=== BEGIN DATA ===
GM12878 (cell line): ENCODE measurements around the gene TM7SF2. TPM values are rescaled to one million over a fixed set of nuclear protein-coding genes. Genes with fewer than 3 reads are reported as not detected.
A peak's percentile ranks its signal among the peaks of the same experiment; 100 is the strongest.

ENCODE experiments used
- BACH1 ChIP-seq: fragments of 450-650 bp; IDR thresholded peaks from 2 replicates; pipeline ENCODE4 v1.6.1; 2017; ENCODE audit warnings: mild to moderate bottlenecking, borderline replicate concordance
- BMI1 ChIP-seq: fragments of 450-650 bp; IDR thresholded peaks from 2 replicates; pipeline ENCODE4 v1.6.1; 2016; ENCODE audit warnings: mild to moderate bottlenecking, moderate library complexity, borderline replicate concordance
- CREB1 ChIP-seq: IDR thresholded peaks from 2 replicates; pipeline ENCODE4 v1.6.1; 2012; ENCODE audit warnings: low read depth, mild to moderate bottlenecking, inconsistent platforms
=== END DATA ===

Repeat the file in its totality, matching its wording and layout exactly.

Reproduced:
GM12878 (cell line): ENCODE measurements around the gene TM7SF2. TPM values are rescaled to one million over a fixed set of nuclear protein-coding genes. Genes with fewer than 3 reads are reported as not detected.
A peak's percentile ranks its signal among the peaks of the same experiment; 100 is the strongest.

ENCODE experiments used
- BACH1 ChIP-seq: fragments of 450-650 bp; IDR thresholded peaks from 2 replicates; pipeline ENCODE4 v1.6.1; 2017; ENCODE audit warnings: mild to moderate bottlenecking, borderline replicate concordance
- BMI1 ChIP-seq: fragments of 450-650 bp; IDR thresholded peaks from 2 replicates; pipeline ENCODE4 v1.6.1; 2016; ENCODE audit warnings: mild to moderate bottlenecking, moderate library complexity, borderline replicate concordance
- CREB1 ChIP-seq: IDR thresholded peaks from 2 replicates; pipeline ENCODE4 v1.6.1; 2012; ENCODE audit warnings: low read depth, mild to moderate bottlenecking, inconsistent platforms